4. Ephesians 1:7 describe how our covenant is sealed, “In Him we have redemption through His blood, the forgiveness of our trespasses, according to the riches of His grace.” And 2 Corinthians 5:17 tells us that upon our acceptance we are a new creation, “Therefore if anyone is in Christ, he is a new creature; the old things passed away; behold, new things have come.”
    • Then Moses, Aaron, Nadab, Abihu, and the 70 elders went up the mountain and saw God. Underneath His feet was a clear, brilliantly blue surface like sapphire, as clear as the sky. And even though the Israelite nobles saw God, He didn’t harm them. They all ate a covenant meal and drank in His presence.
      • Who did these men see- God the Father or Jesus the Son?
      • Kaiser writes, ““That Moses and his company ‘saw the God of Israel’ at first appears to contradict Exodus 33:20; John 1:18; and 1 Timothy 6:16; but what they saw was a ‘form [‘similitude’] of the Lord’ (Numbers 12:8, just as Ezekiel (Ezekiel 1:26) and Isaiah (Isaiah 6:1) saw an approximation, a faint resemblance and a sensible adumbration of the incarnate Christ who was to come.”
      • Not only that, in this particular case, Morgan points out that no description is actually given of the form of God, “The account of this experience is reverently reticent. No description is given of the form which the manifestation took. All the description attempted is that of the footstool of Deity.”
      • “The blue of the sapphire may suggest that the elders saw the sea of glass before the throne of God (Revelation 4:6). “Ezekiel 1:26 sees God as seated on a sapphire throne, over a crystal ‘firmament’ (verse 22), and the thought is taken up again in the book of Revelation.” (Cole)
    • Then the Lord told Moses to come up to Him so that He could give him the stone tablets on which He had written the laws and commands. Moses placed Aaron and Hur in charge of the nobles and told them to wait there for him to return, then Moses and his assistant Joshua went up the mountain to God.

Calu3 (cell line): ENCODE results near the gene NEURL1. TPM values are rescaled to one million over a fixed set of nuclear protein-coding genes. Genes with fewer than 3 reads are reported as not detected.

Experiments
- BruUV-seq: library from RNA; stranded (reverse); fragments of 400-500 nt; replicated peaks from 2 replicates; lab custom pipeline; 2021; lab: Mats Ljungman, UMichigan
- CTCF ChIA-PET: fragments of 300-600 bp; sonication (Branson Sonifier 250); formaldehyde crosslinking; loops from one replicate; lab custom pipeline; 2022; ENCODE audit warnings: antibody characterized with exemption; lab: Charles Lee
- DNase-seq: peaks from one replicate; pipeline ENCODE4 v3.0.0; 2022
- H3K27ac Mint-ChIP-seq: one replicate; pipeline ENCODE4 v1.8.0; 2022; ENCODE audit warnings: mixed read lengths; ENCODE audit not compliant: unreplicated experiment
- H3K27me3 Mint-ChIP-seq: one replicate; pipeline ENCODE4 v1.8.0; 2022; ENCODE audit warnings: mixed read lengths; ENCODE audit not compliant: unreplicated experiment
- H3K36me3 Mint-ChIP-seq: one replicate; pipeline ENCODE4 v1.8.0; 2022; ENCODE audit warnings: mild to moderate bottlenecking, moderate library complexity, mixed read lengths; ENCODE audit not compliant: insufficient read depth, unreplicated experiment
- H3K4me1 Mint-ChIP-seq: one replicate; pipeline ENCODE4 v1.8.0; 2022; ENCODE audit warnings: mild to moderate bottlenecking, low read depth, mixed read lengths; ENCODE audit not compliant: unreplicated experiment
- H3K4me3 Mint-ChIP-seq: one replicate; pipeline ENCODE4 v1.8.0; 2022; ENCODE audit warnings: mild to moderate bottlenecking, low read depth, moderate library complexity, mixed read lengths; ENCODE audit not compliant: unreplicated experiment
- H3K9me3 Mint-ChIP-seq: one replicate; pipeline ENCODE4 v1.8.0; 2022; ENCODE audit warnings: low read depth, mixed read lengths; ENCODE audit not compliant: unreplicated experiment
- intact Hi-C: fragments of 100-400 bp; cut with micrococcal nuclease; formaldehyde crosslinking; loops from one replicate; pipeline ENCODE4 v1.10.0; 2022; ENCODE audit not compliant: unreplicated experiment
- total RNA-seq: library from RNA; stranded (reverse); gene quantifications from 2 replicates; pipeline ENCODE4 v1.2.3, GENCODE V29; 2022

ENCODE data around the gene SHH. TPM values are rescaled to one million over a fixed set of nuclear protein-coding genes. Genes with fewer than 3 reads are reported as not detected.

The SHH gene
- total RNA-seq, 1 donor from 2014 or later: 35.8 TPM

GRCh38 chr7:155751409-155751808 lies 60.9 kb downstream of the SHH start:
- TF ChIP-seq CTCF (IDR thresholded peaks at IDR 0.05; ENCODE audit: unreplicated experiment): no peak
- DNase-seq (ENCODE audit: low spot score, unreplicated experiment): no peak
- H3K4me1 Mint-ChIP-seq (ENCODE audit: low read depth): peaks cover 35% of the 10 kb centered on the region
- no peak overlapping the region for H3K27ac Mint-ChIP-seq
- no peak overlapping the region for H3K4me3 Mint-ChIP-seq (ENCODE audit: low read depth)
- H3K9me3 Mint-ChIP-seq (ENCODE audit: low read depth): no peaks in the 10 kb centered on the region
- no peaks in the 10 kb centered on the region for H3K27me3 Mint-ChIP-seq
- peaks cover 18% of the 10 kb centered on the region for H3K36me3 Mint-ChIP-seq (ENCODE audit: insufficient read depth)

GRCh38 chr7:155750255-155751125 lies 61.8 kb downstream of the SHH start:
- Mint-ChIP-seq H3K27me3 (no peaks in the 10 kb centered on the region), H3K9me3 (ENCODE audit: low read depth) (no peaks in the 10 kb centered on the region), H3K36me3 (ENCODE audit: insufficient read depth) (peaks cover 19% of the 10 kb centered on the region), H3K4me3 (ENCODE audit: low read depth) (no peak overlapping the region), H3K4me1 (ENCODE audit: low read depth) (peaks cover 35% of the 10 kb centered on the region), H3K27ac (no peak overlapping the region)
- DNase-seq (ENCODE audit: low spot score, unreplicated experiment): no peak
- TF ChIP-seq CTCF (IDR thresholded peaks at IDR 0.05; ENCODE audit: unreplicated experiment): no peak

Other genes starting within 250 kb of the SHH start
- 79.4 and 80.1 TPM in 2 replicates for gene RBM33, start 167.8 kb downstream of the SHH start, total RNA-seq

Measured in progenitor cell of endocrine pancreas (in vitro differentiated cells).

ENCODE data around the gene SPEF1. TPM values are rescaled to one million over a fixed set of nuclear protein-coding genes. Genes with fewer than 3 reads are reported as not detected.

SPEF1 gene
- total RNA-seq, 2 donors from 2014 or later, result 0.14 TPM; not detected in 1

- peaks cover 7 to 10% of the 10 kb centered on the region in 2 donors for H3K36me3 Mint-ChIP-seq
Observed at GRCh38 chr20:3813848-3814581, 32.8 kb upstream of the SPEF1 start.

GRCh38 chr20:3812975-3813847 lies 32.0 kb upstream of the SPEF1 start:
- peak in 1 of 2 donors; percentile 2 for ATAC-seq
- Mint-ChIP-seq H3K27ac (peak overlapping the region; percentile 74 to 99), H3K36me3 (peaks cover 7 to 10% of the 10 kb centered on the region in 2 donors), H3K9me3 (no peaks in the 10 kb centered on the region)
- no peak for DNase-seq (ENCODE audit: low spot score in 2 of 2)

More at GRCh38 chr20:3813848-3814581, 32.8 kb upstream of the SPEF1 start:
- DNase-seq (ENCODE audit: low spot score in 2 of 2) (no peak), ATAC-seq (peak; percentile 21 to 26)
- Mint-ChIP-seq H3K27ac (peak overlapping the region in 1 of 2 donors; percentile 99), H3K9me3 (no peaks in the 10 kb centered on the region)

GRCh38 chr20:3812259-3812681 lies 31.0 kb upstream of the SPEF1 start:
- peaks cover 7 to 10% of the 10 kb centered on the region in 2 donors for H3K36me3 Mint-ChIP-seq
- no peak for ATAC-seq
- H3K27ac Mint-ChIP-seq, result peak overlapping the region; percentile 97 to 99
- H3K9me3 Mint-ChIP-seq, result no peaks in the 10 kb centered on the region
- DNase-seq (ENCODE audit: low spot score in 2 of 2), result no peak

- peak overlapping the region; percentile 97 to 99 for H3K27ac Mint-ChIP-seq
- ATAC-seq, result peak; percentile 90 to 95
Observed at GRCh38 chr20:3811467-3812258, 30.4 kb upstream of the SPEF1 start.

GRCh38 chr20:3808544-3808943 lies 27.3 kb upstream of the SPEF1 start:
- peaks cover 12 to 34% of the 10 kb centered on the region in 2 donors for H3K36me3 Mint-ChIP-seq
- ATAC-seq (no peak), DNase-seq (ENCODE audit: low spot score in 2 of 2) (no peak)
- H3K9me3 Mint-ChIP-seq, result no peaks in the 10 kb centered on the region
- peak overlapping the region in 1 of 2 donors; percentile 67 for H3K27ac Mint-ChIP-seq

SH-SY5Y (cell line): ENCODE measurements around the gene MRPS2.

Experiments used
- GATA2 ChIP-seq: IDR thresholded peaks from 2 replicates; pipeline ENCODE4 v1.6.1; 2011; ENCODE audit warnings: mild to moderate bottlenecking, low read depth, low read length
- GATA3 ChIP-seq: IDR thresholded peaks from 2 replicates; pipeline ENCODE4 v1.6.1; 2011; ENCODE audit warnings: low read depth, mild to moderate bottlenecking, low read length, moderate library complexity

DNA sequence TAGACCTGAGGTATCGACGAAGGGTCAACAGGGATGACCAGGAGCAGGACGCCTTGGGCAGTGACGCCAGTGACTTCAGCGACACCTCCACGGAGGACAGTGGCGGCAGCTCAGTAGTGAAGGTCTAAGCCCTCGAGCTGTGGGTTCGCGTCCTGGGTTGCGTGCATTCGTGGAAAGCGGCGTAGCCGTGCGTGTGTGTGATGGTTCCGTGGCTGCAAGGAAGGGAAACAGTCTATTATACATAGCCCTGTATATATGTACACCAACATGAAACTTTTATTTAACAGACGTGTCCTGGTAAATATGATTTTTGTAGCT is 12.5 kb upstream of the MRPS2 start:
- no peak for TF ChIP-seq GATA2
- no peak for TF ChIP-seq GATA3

• Thomas clarifies, “Joshua accompanied Moses for a distance and there waited six days (a solemn reminder of God’s unapproachableness), when Moses was called higher to a personal and private interview with God, which lasted nearly six weeks (Deuteronomy 9:9).”
    • When Moses went up the mountain, the glory of the Lord settled on the mountain in a cloud that remained for 6 days. On the 7th day, the Lord called to Moses from the cloud. The appearance of the Lord’s glory looked like a burning fire to the Israelites watching from below. Moses went into the cloud and stayed there for 40 days and 40 nights.

 

      • Jewish rabbis created a word that describes God’s glory which is often revealed in the form of cloud and fire- shekinah.
      • Kaiser explains where the word comes from, “When the glory of God ‘settled’ on the mountain, the same word (sakan) is used as the ‘shekinah’ glory (cf. John 1:14, the Word ‘tabernacling’ among us).” The ancient Greek word for dwelt in John 1:14 sounds very much like the Hebrew sakan. (Kaiser)
      • What is the Shekinah Glory from gotquestions is an excellent article that includes a more detailed explanation. The following quote concludes the article and gives some exciting biblical insight into what we as believers will one day behold, “But when we get to heaven, we will see both the Son and the Father in all their glory, and the Shekinah will no longer be veiled (1 John 3:2).”